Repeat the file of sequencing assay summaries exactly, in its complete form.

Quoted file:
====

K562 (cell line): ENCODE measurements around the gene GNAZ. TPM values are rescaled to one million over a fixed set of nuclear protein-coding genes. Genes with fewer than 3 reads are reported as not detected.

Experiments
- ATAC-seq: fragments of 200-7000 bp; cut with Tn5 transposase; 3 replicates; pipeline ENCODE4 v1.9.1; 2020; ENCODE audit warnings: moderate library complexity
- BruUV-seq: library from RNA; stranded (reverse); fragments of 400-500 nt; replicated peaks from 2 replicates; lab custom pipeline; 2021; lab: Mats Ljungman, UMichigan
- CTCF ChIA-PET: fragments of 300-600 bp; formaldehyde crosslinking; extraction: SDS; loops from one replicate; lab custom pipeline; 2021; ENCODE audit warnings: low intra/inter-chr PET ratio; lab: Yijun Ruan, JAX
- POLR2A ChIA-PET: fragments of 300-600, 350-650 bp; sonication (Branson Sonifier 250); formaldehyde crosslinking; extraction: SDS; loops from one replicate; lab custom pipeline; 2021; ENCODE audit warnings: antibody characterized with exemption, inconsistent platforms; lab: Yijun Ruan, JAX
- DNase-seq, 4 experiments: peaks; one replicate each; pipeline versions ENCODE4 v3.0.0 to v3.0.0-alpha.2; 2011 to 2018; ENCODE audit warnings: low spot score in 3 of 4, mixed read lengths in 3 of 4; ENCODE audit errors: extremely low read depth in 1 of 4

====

K562 (cell line): ENCODE measurements around the gene GNAZ. TPM values are rescaled to one million over a fixed set of nuclear protein-coding genes. Genes with fewer than 3 reads are reported as not detected.

Experiments
- ATAC-seq: fragments of 200-7000 bp; cut with Tn5 transposase; 3 replicates; pipeline ENCODE4 v1.9.1; 2020; ENCODE audit warnings: moderate library complexity
- BruUV-seq: library from RNA; stranded (reverse); fragments of 400-500 nt; replicated peaks from 2 replicates; lab custom pipeline; 2021; lab: Mats Ljungman, UMichigan
- CTCF ChIA-PET: fragments of 300-600 bp; formaldehyde crosslinking; extraction: SDS; loops from one replicate; lab custom pipeline; 2021; ENCODE audit warnings: low intra/inter-chr PET ratio; lab: Yijun Ruan, JAX
- POLR2A ChIA-PET: fragments of 300-600, 350-650 bp; sonication (Branson Sonifier 250); formaldehyde crosslinking; extraction: SDS; loops from one replicate; lab custom pipeline; 2021; ENCODE audit warnings: antibody characterized with exemption, inconsistent platforms; lab: Yijun Ruan, JAX
- DNase-seq, 4 experiments: peaks; one replicate each; pipeline versions ENCODE4 v3.0.0 to v3.0.0-alpha.2; 2011 to 2018; ENCODE audit warnings: low spot score in 3 of 4, mixed read lengths in 3 of 4; ENCODE audit errors: extremely low read depth in 1 of 4